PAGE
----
Tuesday, August 9, 2011

Terra Incognita - Worldbuilding Part 3 (backgrounds)

The question of supernatural 'races' as player characters in Terra Incognita has been addressed, and the consensus of the voices in my head is that, barring an individual GM's proclivities, PCs should be restricted to ordinary humans. However, this doesn't mean that all characters will have the same origin -- rather, questions of nationality, religion, and social status will define the characters, in ways much more profound than they would in our modern multicultural society. In short, there will be Italians instead of Elves, Protestants instead of Dwarves, peasants instead of Half-Orcs (or whatever -- they certainly don't correspond properly that way).

A race traditionally gives PCs a few bonuses in a few specific areas, showing specialties of the species and culture they come from. First off, I'm not going to go into the ethically murky area of providing attribute adjustments according to culture -- physically and mentally, a human is a human. However, each culture can show certain proclivities and specializations in skills and abilities. So, how does one figure out what nation excels at without diving into rampant stereotypes? Well, I think I have an answer to that. Perhaps not the answer, but an answer.

I've looked into the history of the major European, Middle Eastern, and Asian nations active in Europe in the 16th century, and identified a few notable historical personages from each active in the 16th century and throughout the Renaissance. Modeling the nation's cultural baggage after these famous people gives at least some evidence behind my reasoning, and makes it clear that not everyone from these cultures follow the example of their "models." For example, Italy is famed for its intrigue and politics, as epitomized by Lucrezia Borgia and Niccolo Machiavelli, so Italian PCs will gain bonuses to those areas.

How to address these cultural 'races' depends on the system we're looking at. i've pretty much narrowed things down to True20 and Free FATE, so let's examine them in each system. True20 has a concept called 'backgrounds' -- a background can be a race (elf), a culture (Norseman), or an occupation ('military'). Each background gives a PC extra skill points in two specific skills, two feats (for non-d20 players, feats are small advantages that allow bending the rules), and two "favored feats" that are always available to the PC, no matter what their class. For this concept, I would allow a PC to identify with one of the following as their background : a nation, a religion, or a profession, with the other identifiers providing no bonuses. For example, an Italian character would gain two of the following three feats: "Connected," "Contacts," or "Well-Informed," gain bonuses to two of the three skills "Bluff," "Diplomacy" or "Gather Information," and have their "favored feats" as "Fascinate" and "Well-Informed." He could also be Catholic and an Explorer, but would gain no mechanical benefit from that.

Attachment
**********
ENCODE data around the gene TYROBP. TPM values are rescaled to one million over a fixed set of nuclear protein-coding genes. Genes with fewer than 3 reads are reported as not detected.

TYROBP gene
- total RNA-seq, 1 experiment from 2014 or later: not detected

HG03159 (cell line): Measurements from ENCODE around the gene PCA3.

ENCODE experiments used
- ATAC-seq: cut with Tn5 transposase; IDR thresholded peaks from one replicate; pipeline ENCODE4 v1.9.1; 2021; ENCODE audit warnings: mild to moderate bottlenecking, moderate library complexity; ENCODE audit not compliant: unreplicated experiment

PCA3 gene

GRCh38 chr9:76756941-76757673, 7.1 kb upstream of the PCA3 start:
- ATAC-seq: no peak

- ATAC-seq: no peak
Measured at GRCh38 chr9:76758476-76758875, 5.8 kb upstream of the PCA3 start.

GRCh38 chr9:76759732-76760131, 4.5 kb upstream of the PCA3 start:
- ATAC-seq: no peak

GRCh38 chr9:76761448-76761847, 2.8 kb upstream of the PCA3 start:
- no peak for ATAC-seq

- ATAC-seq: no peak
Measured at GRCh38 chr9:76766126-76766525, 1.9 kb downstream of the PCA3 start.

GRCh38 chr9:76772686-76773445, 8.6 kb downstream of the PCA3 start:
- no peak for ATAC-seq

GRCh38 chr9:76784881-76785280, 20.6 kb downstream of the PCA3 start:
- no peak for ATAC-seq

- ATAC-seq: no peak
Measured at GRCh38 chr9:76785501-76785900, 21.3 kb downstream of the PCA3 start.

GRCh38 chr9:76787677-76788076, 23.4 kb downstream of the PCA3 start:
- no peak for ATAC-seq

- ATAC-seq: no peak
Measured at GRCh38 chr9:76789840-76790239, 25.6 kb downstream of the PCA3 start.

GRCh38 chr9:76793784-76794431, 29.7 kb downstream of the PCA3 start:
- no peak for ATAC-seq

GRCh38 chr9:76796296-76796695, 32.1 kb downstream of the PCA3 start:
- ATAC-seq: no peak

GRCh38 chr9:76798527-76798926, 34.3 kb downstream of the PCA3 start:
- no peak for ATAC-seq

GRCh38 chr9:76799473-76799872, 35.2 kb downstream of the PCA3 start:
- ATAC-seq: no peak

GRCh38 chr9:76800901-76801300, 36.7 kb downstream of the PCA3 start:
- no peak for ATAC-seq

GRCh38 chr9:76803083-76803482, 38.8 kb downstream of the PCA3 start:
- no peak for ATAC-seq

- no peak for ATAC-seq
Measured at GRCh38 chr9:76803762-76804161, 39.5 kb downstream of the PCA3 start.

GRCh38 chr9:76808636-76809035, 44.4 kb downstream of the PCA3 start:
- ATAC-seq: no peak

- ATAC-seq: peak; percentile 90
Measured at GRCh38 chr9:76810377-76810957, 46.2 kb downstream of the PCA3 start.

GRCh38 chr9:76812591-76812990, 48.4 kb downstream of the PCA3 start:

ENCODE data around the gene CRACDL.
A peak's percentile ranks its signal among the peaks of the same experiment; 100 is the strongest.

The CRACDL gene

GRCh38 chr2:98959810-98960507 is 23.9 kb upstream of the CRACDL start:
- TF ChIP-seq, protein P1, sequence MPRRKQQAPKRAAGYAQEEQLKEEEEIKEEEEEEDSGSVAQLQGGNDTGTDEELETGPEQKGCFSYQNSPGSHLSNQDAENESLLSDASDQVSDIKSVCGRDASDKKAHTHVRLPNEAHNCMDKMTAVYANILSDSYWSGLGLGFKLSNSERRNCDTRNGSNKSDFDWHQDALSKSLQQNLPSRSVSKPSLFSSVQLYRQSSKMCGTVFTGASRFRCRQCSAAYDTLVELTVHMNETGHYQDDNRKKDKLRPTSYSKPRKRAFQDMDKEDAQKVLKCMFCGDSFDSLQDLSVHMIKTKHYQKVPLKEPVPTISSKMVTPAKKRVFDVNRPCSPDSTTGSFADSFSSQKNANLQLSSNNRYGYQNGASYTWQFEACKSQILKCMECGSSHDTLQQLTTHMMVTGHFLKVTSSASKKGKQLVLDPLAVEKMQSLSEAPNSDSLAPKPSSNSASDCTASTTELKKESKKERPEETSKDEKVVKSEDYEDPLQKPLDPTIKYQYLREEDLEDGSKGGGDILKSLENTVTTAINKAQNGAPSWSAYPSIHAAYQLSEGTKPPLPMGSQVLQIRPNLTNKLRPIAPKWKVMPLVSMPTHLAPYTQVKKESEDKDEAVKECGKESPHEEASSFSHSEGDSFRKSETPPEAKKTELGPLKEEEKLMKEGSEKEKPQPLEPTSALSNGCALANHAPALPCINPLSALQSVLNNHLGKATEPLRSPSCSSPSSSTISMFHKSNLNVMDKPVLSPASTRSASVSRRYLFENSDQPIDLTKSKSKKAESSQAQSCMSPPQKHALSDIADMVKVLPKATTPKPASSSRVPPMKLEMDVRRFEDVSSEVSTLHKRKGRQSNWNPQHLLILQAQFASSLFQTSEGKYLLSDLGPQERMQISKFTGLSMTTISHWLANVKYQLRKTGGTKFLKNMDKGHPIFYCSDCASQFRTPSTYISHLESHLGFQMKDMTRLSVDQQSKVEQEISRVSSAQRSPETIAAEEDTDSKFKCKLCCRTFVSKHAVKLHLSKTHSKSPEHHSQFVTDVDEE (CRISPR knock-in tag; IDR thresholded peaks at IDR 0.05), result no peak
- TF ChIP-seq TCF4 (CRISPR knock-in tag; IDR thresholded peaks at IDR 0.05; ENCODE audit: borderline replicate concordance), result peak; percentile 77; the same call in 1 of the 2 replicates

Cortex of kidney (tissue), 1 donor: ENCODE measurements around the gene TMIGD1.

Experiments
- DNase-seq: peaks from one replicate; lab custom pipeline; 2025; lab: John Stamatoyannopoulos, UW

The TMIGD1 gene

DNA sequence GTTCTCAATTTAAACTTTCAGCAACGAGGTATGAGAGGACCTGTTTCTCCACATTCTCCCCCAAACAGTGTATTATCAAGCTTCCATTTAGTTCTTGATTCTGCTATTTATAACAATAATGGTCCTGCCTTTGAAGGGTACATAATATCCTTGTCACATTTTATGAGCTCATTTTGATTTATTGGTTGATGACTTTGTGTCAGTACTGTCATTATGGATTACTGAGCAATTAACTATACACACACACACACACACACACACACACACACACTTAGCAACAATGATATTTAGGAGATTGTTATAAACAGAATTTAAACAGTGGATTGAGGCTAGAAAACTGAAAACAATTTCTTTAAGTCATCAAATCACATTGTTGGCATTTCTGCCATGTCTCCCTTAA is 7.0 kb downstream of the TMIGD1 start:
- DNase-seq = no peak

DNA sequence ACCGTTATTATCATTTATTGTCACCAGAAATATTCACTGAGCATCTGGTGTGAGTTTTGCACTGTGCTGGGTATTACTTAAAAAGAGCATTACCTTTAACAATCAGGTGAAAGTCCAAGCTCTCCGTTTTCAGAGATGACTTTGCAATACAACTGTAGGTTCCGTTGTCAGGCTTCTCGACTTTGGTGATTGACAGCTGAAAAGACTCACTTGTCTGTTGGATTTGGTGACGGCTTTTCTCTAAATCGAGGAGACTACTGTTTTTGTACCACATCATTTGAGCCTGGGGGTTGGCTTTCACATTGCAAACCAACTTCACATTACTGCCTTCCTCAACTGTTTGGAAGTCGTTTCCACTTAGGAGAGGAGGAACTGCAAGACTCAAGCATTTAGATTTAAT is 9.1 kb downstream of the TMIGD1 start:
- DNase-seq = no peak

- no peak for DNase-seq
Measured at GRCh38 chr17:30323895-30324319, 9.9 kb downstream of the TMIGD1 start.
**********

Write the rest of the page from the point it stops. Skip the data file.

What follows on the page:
In FATE, things are a little murkier. In base FATE, there is no provision for "races," except perhaps as an Aspect to be invoked -- "Elf of Lothlorien," "Survivor of Italian Politics." However, the rules for Bloodlines I have worked out for City of Lives -- essentially, that a PC gains an Aspect related to their Bloodline and a single free stunt (remember, stunts work like feats, minor ways to break the rules) associated with the Bloodline -- will work fine for Terra Incognita backgrounds as well. Essentially, this is the FATE way of doing the same thing True20 does.

One difficulty I face is that I like the idea of defining a character by religion. Religion was a very important part of a person's identity in 16th century Europe, with the difference between Catholics and Protestants causing wars (let alone Christianity vs. Islam), and I really like the idea of defining a character by their religious denomination and how that influences their world view. However, while I have no problem finding ways that a Catholic might gain an important Aspect ("Earn My Paradise Through Good Works") from their faith, I'm having more trouble coming up with feats, skills, and stunts to provide mechanical benefits that are thematically appropriate. What is a Catholic actually better at than a Confucian, and vice versa?

In any case, these backgrounds provide a further sense of differentiation and individuality to Terra Incognita PCs, without bringing supernatural beings into the mix. Join us next time as we answer a few letters/comments and make a few decisions about the first adventure's plot.